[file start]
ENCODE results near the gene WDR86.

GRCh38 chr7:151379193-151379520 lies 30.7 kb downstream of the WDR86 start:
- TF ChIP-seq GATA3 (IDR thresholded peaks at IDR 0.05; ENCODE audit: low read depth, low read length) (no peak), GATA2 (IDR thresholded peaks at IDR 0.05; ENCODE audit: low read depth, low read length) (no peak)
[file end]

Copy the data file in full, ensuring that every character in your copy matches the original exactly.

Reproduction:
ENCODE results near the gene WDR86.

GRCh38 chr7:151379193-151379520 lies 30.7 kb downstream of the WDR86 start:
- TF ChIP-seq GATA3 (IDR thresholded peaks at IDR 0.05; ENCODE audit: low read depth, low read length) (no peak), GATA2 (IDR thresholded peaks at IDR 0.05; ENCODE audit: low read depth, low read length) (no peak)